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John Lord
This eBook from the Gutenberg Project consists of approximately 221 pages of information about Beacon Lights of History, Volume 11.

PRELIMINARY CHAPTER.

The American idea.

Basis of American institutions
Their origin
The Declaration of Independence
Duties rather than rights enjoined in Hebrew Scriptures
Roman laws in reference to rights
Rousseau and the “Contrat Social”
Calvinism and liberty
Holland and the Puritans
The English Constitution
The Anglo-Saxon Laws
The Guild system
Teutonic passion for personal independence
English Puritans
Puritan settlers in New England
Puritans and Dutch settlers compared
Traits of the Pilgrim Fathers
New England town-meetings
Love of learning among the Puritan colonists
Confederation of towns
Colonial governors
Self-government; use of fire-arms
Parish ministers
Religious freedom
Growth of the colonies
The conquest of Canada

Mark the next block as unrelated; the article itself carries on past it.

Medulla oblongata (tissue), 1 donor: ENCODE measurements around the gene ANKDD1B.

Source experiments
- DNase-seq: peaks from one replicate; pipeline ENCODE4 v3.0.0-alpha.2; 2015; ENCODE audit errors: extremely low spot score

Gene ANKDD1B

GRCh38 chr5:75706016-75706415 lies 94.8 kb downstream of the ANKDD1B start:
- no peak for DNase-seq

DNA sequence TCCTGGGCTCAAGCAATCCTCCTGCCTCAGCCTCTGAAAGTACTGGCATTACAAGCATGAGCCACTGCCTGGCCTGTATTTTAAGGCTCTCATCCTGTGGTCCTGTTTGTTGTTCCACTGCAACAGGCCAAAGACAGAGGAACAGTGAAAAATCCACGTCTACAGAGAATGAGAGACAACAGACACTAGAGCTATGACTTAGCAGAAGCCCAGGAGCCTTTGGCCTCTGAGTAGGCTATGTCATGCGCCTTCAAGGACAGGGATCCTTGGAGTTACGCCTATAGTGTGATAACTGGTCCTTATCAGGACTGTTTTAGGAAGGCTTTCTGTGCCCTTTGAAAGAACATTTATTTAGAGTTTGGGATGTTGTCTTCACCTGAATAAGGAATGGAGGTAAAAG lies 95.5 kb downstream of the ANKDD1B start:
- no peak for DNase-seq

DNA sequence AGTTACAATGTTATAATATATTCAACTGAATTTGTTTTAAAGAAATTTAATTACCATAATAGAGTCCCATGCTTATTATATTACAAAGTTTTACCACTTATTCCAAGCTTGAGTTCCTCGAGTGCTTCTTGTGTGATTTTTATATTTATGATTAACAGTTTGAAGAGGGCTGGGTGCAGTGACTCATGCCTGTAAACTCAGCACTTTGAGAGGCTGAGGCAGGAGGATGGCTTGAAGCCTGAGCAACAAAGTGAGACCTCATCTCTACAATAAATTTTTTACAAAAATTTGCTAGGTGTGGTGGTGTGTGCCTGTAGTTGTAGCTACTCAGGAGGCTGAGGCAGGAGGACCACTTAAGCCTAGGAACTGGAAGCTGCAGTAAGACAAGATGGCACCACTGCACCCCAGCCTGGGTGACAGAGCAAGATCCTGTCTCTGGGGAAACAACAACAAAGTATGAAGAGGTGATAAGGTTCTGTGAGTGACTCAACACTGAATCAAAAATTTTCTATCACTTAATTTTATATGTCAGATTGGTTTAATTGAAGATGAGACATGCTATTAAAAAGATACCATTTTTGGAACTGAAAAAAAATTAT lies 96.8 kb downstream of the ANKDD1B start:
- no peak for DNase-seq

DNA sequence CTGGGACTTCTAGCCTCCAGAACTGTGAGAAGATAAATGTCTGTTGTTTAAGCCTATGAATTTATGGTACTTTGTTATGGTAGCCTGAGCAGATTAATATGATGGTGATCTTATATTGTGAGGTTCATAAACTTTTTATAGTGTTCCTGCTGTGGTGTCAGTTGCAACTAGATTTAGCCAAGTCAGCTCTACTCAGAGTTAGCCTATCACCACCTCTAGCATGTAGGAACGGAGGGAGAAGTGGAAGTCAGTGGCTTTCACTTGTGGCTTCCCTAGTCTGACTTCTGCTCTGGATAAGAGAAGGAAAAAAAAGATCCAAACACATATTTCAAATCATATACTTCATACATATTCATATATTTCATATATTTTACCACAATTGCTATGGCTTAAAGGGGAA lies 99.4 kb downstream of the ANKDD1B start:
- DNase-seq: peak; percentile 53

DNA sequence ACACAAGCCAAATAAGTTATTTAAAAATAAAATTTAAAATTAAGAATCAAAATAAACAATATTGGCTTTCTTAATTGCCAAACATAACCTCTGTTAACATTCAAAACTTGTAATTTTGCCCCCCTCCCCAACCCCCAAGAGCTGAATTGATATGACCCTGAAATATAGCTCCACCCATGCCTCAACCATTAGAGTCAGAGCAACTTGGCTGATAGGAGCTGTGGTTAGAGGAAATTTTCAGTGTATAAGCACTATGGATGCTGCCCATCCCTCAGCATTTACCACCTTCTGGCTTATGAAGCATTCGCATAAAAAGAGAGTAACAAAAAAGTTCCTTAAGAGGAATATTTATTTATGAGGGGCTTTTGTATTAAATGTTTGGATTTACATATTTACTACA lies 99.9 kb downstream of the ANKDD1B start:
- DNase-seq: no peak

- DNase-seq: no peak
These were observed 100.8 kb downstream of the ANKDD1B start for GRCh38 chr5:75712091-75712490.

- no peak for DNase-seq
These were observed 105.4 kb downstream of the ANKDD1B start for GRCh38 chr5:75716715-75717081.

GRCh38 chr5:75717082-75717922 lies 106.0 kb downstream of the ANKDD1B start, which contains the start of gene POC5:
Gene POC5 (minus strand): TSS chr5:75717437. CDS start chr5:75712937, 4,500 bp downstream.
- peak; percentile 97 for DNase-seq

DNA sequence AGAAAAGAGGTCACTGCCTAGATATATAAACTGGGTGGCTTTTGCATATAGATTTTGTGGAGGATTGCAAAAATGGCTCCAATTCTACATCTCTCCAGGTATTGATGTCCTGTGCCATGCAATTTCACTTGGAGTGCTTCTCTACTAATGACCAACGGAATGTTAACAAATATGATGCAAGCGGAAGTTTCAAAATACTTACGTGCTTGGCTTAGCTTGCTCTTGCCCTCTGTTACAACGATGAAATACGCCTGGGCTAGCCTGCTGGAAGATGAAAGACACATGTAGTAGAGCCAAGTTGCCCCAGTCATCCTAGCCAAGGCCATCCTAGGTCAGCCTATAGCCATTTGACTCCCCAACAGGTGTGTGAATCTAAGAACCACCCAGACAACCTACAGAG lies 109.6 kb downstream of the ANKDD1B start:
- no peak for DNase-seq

Colonial discontents
Desire for political independence
Oppressive English legislation
Denial of the right of taxation
James Otis and Samuel Adams
The Stamp Act
Boston Port Bill
British troops in Boston
The Battle of Lexington
Liberty under law

BENJAMIN FRANKLIN.

Diplomacy.

Birth of Franklin
His early days
Leaves the printer’s trade
Goes to Philadelphia
Visit to England
Returns to Philadelphia
Prints a newspaper
Establishes the “Junto”
Marries Deborah Reid
Establishes a library
“Poor Richard”
Clerk of the General Assembly
Business prosperity
Retirement from business
Scientific investigations
Founds the University of Pennsylvania
Scientific inventions
Franklin’s materialism
Appointed postmaster-general
The Penns
The Quakers
Franklin sent as colonial agent to London
Difficulties and annoyances
Acquaintances and friends
Returns to America
Elected member of the Assembly
English taxation of the colonies
English coercion
Franklin again sent to England
At the bar of the House of Commons
Repeal of the Stamp Act
Franklin appointed agent for Massachusetts
The Hutchinson letters
Franklin a member of the Continental Congress
Sent as envoy to France
His tact and wisdom
Unbounded popularity in France
Embarrassments in raising money
The recall of Silas Deane
Franklin’s useful career as diplomatist
Associated with John Jay and John Adams
The treaty of peace
Franklin returns to America
His bodily infirmities
Happy domestic life
Chosen member of the Constitutional Convention
Sickness; death; services
Deeds and fame

GEORGE WASHINGTON.

The American revolution.

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